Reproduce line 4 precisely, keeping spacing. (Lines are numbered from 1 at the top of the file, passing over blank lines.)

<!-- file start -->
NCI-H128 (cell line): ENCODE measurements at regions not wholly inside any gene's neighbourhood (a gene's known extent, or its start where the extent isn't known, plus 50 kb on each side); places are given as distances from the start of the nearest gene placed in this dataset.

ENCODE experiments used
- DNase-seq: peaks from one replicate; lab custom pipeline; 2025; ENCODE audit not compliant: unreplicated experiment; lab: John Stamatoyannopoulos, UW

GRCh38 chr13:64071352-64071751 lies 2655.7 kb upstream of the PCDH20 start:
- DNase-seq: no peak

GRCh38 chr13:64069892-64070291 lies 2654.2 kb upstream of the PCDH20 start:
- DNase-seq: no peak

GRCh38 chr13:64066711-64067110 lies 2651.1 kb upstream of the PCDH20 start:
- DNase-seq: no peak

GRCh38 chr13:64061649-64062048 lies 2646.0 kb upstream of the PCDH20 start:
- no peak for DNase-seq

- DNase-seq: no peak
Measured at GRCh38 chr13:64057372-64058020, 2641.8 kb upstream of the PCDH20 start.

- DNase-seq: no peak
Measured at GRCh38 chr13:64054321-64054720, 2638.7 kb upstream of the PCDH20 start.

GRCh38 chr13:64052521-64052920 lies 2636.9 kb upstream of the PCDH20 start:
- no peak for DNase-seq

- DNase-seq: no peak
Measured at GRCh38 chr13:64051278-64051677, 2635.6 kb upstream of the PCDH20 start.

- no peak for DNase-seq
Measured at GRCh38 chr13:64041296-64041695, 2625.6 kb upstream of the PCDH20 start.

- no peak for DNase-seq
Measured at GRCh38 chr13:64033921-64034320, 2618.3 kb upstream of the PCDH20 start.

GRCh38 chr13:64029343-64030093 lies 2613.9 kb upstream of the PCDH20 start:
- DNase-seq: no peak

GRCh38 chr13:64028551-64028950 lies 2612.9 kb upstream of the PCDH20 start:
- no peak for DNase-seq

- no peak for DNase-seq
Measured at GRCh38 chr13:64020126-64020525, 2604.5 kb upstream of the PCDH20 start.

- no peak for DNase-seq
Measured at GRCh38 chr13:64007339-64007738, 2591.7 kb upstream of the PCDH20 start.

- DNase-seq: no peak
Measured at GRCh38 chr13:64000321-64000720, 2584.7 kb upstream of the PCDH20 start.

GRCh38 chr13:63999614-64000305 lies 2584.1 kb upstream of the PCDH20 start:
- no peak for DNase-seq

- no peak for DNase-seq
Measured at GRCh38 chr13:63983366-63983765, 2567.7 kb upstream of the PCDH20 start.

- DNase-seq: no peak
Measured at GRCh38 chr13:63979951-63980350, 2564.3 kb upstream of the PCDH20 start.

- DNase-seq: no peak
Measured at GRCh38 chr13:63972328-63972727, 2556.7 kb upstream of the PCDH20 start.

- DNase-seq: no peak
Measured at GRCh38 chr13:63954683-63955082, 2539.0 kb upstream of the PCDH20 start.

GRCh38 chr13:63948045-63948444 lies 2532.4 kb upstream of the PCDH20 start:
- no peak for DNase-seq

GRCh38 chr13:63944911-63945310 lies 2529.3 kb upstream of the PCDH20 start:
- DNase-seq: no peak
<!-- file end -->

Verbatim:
GRCh38 chr13:64071352-64071751 lies 2655.7 kb upstream of the PCDH20 start: